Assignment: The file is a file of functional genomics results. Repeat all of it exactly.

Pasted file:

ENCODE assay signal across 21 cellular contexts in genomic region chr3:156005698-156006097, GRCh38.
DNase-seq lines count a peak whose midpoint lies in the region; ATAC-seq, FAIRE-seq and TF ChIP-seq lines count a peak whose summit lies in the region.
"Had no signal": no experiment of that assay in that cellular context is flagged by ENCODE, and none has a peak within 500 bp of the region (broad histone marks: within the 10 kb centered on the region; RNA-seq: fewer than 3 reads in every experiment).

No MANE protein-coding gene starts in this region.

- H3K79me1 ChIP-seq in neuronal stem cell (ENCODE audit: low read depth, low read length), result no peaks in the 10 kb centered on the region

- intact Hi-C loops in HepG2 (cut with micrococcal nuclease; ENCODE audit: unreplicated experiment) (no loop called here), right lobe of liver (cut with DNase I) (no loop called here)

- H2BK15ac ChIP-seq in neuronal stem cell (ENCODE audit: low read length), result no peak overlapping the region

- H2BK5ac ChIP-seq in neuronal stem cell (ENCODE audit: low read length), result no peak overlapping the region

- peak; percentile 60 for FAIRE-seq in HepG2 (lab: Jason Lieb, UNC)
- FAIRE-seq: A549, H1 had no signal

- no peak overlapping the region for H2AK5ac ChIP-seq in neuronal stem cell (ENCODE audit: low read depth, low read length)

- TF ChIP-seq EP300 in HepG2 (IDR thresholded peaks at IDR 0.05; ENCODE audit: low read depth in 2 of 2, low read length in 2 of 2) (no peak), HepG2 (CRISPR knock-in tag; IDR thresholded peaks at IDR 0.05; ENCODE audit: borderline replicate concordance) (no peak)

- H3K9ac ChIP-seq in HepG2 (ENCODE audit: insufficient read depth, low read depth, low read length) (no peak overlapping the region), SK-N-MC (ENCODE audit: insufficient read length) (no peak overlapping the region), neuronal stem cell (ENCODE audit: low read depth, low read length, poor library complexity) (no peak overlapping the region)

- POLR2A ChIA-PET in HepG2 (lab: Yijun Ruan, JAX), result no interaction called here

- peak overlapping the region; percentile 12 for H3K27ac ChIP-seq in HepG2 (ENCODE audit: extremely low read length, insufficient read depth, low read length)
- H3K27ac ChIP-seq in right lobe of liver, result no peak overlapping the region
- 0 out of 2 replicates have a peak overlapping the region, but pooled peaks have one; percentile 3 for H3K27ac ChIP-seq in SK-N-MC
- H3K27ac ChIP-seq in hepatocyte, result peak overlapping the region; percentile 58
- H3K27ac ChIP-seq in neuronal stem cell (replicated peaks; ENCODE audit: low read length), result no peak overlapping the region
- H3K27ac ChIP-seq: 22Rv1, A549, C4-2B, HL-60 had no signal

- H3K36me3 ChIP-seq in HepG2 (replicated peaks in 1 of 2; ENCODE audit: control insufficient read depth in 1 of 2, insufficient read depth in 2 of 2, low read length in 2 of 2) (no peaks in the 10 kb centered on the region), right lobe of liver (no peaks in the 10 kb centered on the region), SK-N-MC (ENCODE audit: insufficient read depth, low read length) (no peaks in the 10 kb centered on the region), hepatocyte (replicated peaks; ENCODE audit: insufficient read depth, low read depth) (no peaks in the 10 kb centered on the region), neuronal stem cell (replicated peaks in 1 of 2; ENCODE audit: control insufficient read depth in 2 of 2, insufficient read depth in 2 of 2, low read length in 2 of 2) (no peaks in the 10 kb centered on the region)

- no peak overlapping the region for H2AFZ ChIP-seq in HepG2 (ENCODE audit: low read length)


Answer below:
ENCODE assay signal across 21 cellular contexts in genomic region chr3:156005698-156006097, GRCh38.
DNase-seq lines count a peak whose midpoint lies in the region; ATAC-seq, FAIRE-seq and TF ChIP-seq lines count a peak whose summit lies in the region.
"Had no signal": no experiment of that assay in that cellular context is flagged by ENCODE, and none has a peak within 500 bp of the region (broad histone marks: within the 10 kb centered on the region; RNA-seq: fewer than 3 reads in every experiment).

No MANE protein-coding gene starts in this region.

- H3K79me1 ChIP-seq in neuronal stem cell (ENCODE audit: low read depth, low read length), result no peaks in the 10 kb centered on the region

- intact Hi-C loops in HepG2 (cut with micrococcal nuclease; ENCODE audit: unreplicated experiment) (no loop called here), right lobe of liver (cut with DNase I) (no loop called here)

- H2BK15ac ChIP-seq in neuronal stem cell (ENCODE audit: low read length), result no peak overlapping the region

- H2BK5ac ChIP-seq in neuronal stem cell (ENCODE audit: low read length), result no peak overlapping the region

- peak; percentile 60 for FAIRE-seq in HepG2 (lab: Jason Lieb, UNC)
- FAIRE-seq: A549, H1 had no signal

- no peak overlapping the region for H2AK5ac ChIP-seq in neuronal stem cell (ENCODE audit: low read depth, low read length)

- TF ChIP-seq EP300 in HepG2 (IDR thresholded peaks at IDR 0.05; ENCODE audit: low read depth in 2 of 2, low read length in 2 of 2) (no peak), HepG2 (CRISPR knock-in tag; IDR thresholded peaks at IDR 0.05; ENCODE audit: borderline replicate concordance) (no peak)

- H3K9ac ChIP-seq in HepG2 (ENCODE audit: insufficient read depth, low read depth, low read length) (no peak overlapping the region), SK-N-MC (ENCODE audit: insufficient read length) (no peak overlapping the region), neuronal stem cell (ENCODE audit: low read depth, low read length, poor library complexity) (no peak overlapping the region)

- POLR2A ChIA-PET in HepG2 (lab: Yijun Ruan, JAX), result no interaction called here

- peak overlapping the region; percentile 12 for H3K27ac ChIP-seq in HepG2 (ENCODE audit: extremely low read length, insufficient read depth, low read length)
- H3K27ac ChIP-seq in right lobe of liver, result no peak overlapping the region
- 0 out of 2 replicates have a peak overlapping the region, but pooled peaks have one; percentile 3 for H3K27ac ChIP-seq in SK-N-MC
- H3K27ac ChIP-seq in hepatocyte, result peak overlapping the region; percentile 58
- H3K27ac ChIP-seq in neuronal stem cell (replicated peaks; ENCODE audit: low read length), result no peak overlapping the region
- H3K27ac ChIP-seq: 22Rv1, A549, C4-2B, HL-60 had no signal

- H3K36me3 ChIP-seq in HepG2 (replicated peaks in 1 of 2; ENCODE audit: control insufficient read depth in 1 of 2, insufficient read depth in 2 of 2, low read length in 2 of 2) (no peaks in the 10 kb centered on the region), right lobe of liver (no peaks in the 10 kb centered on the region), SK-N-MC (ENCODE audit: insufficient read depth, low read length) (no peaks in the 10 kb centered on the region), hepatocyte (replicated peaks; ENCODE audit: insufficient read depth, low read depth) (no peaks in the 10 kb centered on the region), neuronal stem cell (replicated peaks in 1 of 2; ENCODE audit: control insufficient read depth in 2 of 2, insufficient read depth in 2 of 2, low read length in 2 of 2) (no peaks in the 10 kb centered on the region)

- no peak overlapping the region for H2AFZ ChIP-seq in HepG2 (ENCODE audit: low read length)